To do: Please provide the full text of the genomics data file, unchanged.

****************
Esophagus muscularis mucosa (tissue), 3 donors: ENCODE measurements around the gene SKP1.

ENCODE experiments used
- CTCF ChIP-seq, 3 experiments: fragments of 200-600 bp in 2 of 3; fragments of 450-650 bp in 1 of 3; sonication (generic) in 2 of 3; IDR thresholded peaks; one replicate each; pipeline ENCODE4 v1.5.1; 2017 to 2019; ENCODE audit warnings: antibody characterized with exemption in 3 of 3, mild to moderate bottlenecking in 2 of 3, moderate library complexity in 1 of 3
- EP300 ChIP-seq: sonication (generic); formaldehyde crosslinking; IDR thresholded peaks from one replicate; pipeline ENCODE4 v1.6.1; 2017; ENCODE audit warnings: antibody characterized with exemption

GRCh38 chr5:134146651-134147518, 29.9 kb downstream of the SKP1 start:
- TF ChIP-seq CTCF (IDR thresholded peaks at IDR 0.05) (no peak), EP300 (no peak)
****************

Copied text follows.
Esophagus muscularis mucosa (tissue), 3 donors: ENCODE measurements around the gene SKP1.

ENCODE experiments used
- CTCF ChIP-seq, 3 experiments: fragments of 200-600 bp in 2 of 3; fragments of 450-650 bp in 1 of 3; sonication (generic) in 2 of 3; IDR thresholded peaks; one replicate each; pipeline ENCODE4 v1.5.1; 2017 to 2019; ENCODE audit warnings: antibody characterized with exemption in 3 of 3, mild to moderate bottlenecking in 2 of 3, moderate library complexity in 1 of 3
- EP300 ChIP-seq: sonication (generic); formaldehyde crosslinking; IDR thresholded peaks from one replicate; pipeline ENCODE4 v1.6.1; 2017; ENCODE audit warnings: antibody characterized with exemption

GRCh38 chr5:134146651-134147518, 29.9 kb downstream of the SKP1 start:
- TF ChIP-seq CTCF (IDR thresholded peaks at IDR 0.05) (no peak), EP300 (no peak)